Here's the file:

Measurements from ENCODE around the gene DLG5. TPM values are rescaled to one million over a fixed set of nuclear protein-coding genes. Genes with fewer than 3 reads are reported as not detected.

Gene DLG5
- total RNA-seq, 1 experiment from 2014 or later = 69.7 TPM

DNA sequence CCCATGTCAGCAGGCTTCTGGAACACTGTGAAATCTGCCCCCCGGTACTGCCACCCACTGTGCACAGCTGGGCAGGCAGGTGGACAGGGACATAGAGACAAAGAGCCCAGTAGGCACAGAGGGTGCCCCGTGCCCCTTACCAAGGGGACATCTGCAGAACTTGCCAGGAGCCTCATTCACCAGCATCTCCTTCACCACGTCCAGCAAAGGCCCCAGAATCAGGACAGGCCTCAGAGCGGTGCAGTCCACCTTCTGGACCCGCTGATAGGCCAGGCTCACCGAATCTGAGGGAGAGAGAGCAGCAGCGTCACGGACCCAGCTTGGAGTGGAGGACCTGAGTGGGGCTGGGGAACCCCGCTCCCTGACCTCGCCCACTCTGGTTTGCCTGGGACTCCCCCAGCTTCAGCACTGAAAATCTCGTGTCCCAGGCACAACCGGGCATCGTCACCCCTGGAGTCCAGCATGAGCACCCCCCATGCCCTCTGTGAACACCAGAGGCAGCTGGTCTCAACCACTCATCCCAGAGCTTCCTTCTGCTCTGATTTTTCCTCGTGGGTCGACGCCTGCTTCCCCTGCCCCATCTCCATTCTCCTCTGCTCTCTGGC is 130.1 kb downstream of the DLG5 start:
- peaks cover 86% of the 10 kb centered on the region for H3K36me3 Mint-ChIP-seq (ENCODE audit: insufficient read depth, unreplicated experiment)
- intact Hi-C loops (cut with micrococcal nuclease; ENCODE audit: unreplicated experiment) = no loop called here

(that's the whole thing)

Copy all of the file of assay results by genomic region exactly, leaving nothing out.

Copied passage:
Measurements from ENCODE around the gene DLG5. TPM values are rescaled to one million over a fixed set of nuclear protein-coding genes. Genes with fewer than 3 reads are reported as not detected.

Gene DLG5
- total RNA-seq, 1 experiment from 2014 or later = 69.7 TPM

DNA sequence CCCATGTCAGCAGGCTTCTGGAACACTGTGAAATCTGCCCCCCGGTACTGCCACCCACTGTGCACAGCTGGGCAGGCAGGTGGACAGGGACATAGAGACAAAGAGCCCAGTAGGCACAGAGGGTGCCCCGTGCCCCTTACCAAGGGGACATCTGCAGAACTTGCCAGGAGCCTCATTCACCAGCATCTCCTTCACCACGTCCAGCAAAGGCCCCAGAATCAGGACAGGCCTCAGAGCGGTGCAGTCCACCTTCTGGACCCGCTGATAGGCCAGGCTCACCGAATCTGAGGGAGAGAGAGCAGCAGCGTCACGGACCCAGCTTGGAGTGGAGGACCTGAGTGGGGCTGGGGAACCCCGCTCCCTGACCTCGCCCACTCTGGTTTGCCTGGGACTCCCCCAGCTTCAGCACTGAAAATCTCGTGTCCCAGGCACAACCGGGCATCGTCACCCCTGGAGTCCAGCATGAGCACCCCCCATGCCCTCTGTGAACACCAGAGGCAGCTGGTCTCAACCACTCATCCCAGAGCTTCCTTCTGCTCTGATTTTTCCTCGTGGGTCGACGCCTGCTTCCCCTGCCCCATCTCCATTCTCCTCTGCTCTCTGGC is 130.1 kb downstream of the DLG5 start:
- peaks cover 86% of the 10 kb centered on the region for H3K36me3 Mint-ChIP-seq (ENCODE audit: insufficient read depth, unreplicated experiment)
- intact Hi-C loops (cut with micrococcal nuclease; ENCODE audit: unreplicated experiment) = no loop called here